Piyali Nath Dalal
Mohamed Issa Barre
Sydney Jordan
Saciido Shaie
Zachary Wefel
Susan Whitaker
Aaron Neumann
Jessica Intermill
Aswar Rahman
Amal Ibrahim
Sonia Neculescu

Also, Marty Super of the Legal Marijuana Now party will be on the ballot facing whichever DFLer wins the primary. I have not found a website for him yet.

This is a state legislative election, and not a city election, so it will not be done instant-runoff style. You will get to pick one, and whoever gets the most votes wins.

Edited 1/12 to add: a candidate forum was held and everyone other than Mohamed Barre attended. You can view it on Facebook:

Part One
Part Two

Part One, you probably want to skip about 20 minutes in to get to the actual forum. There are some sound issues early on but they got straightened out pretty quickly.

The local DFL also requested that the candidates all fill out a questionnaire with some detailed questions about their beliefs and policy ideas. Everyone other than Mohamed Barre completed the questionnaire, and you can find their answers on the Senate District 60 DFL site.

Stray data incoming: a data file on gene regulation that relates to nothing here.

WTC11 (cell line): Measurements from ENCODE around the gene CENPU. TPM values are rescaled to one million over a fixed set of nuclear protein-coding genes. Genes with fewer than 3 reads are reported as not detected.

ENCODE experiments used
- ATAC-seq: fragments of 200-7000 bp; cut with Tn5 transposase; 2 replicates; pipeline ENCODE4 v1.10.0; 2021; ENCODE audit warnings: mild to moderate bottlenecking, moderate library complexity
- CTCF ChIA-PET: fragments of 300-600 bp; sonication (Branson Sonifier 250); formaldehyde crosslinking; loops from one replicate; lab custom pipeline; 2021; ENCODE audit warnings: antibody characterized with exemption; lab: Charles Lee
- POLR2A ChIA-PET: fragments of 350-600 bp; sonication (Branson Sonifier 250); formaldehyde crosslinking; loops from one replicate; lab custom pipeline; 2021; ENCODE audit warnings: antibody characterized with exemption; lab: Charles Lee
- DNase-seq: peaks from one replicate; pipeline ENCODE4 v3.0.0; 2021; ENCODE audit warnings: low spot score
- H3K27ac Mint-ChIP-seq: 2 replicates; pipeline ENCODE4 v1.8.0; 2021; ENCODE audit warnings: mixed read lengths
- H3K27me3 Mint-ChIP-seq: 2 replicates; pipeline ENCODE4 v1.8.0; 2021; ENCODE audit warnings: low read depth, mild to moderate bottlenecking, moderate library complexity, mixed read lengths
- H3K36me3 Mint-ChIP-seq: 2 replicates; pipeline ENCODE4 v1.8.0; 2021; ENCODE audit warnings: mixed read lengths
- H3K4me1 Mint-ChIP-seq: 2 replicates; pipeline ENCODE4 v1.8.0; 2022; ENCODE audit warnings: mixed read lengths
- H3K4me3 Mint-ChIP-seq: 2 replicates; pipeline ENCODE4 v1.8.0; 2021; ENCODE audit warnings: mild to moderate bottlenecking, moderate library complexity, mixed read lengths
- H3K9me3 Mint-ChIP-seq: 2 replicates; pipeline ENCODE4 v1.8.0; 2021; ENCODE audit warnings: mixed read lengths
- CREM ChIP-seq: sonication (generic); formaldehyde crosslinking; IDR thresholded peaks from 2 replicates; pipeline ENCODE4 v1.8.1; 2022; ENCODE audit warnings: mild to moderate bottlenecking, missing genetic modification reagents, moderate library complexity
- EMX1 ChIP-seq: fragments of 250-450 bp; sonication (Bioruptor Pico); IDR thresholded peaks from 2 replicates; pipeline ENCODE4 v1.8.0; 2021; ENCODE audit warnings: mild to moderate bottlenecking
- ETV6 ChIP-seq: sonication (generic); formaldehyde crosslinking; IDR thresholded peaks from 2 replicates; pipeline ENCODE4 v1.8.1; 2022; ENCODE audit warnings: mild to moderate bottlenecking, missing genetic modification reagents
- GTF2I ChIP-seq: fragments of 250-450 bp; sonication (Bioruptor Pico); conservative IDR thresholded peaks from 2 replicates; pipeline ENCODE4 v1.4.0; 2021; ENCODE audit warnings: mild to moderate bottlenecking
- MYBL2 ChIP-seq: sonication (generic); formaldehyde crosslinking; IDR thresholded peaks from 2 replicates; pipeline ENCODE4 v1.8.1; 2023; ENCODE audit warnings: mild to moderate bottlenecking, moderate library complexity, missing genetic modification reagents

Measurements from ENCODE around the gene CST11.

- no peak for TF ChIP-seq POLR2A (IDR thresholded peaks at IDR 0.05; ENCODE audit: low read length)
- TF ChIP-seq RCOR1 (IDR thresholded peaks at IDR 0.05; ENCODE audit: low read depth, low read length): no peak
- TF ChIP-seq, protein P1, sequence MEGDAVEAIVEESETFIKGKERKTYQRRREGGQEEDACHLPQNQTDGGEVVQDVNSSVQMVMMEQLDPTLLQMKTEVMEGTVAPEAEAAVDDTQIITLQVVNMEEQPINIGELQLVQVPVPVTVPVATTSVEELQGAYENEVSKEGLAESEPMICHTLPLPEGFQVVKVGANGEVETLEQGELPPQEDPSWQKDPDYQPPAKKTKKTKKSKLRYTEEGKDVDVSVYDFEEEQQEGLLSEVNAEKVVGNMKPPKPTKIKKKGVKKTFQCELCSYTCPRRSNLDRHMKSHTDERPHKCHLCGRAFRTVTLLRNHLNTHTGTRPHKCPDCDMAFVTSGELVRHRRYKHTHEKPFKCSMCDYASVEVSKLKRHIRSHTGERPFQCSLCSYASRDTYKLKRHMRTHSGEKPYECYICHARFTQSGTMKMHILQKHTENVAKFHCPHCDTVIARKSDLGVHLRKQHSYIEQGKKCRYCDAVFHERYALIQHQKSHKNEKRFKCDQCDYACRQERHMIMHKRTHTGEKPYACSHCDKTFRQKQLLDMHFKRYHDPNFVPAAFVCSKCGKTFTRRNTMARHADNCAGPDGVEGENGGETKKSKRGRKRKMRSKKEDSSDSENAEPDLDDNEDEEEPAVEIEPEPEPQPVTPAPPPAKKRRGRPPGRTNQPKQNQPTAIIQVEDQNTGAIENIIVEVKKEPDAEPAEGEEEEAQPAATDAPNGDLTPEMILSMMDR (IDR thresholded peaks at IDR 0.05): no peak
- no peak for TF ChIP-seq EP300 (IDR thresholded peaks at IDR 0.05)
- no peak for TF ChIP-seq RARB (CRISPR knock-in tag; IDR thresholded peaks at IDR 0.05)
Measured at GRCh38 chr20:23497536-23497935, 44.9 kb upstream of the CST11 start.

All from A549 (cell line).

(Am I going to write about the Democratic presidential primary? Of course. But I’m waiting until after New Hampshire votes to write about it. Our primary — we have a primary this year! — will be held on Super Tuesday, March 3rd.)

By the way, my new book is NOW OUT.  Catfishing on CatNet, which is a near-future young adult thriller, got stars from both Publisher’s Weekly and Kirkus Reviews. It is widely available at various local independent bookstores, and Uncle Hugo’s will let you order a signed copy. If you’re looking at this on December 12th, 13th, or 14th, you might find it useful to know that I’ll be doing an event (reading and then signing) at Dreamhaven Books, 2301 E. 38th St. Minneapolis, MN 55407, on Saturday, December 14th, 2-3 p.m. (If you’re seeing this after the 14th, you can probably also order a signed copy from Dreamhaven.)

Election 2018: Minnesota Secretary of State

JESUS H. CHRIST, PEOPLE, WHY WOULD ANY OF YOU TRUST A REPUBLICAN FOR EVEN FIVE GODDAMN MINUTES WITH A BALLOT?

(This whole thing was written in all-caps but it started to get kind of long and difficult to read. But please imagine me shouting this whole post.)